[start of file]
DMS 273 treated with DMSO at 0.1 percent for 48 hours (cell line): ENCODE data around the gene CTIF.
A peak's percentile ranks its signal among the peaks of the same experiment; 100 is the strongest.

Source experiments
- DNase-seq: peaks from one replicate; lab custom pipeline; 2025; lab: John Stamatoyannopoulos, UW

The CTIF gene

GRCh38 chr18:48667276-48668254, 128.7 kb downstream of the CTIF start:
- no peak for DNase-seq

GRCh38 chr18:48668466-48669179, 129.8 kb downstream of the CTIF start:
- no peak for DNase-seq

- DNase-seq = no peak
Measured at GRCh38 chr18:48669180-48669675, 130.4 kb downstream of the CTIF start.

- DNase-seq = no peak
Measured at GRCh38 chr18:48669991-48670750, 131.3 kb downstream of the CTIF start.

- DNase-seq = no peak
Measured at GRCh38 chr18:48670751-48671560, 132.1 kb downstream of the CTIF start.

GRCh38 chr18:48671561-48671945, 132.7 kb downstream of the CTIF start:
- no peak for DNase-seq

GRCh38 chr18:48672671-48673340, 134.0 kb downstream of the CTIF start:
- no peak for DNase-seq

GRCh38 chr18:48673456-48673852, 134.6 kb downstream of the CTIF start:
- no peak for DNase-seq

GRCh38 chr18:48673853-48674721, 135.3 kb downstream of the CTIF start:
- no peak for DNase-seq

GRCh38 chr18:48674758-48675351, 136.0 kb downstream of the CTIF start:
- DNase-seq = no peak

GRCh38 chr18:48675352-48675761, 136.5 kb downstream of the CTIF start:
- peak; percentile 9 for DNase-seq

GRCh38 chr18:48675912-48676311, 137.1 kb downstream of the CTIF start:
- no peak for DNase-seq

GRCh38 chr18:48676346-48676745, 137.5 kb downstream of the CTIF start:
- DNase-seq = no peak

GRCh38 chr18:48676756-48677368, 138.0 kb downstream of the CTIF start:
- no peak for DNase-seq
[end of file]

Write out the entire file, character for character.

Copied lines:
DMS 273 treated with DMSO at 0.1 percent for 48 hours (cell line): ENCODE data around the gene CTIF.
A peak's percentile ranks its signal among the peaks of the same experiment; 100 is the strongest.

Source experiments
- DNase-seq: peaks from one replicate; lab custom pipeline; 2025; lab: John Stamatoyannopoulos, UW

The CTIF gene

GRCh38 chr18:48667276-48668254, 128.7 kb downstream of the CTIF start:
- no peak for DNase-seq

GRCh38 chr18:48668466-48669179, 129.8 kb downstream of the CTIF start:
- no peak for DNase-seq

- DNase-seq = no peak
Measured at GRCh38 chr18:48669180-48669675, 130.4 kb downstream of the CTIF start.

- DNase-seq = no peak
Measured at GRCh38 chr18:48669991-48670750, 131.3 kb downstream of the CTIF start.

- DNase-seq = no peak
Measured at GRCh38 chr18:48670751-48671560, 132.1 kb downstream of the CTIF start.

GRCh38 chr18:48671561-48671945, 132.7 kb downstream of the CTIF start:
- no peak for DNase-seq

GRCh38 chr18:48672671-48673340, 134.0 kb downstream of the CTIF start:
- no peak for DNase-seq

GRCh38 chr18:48673456-48673852, 134.6 kb downstream of the CTIF start:
- no peak for DNase-seq

GRCh38 chr18:48673853-48674721, 135.3 kb downstream of the CTIF start:
- no peak for DNase-seq

GRCh38 chr18:48674758-48675351, 136.0 kb downstream of the CTIF start:
- DNase-seq = no peak

GRCh38 chr18:48675352-48675761, 136.5 kb downstream of the CTIF start:
- peak; percentile 9 for DNase-seq

GRCh38 chr18:48675912-48676311, 137.1 kb downstream of the CTIF start:
- no peak for DNase-seq

GRCh38 chr18:48676346-48676745, 137.5 kb downstream of the CTIF start:
- DNase-seq = no peak

GRCh38 chr18:48676756-48677368, 138.0 kb downstream of the CTIF start:
- no peak for DNase-seq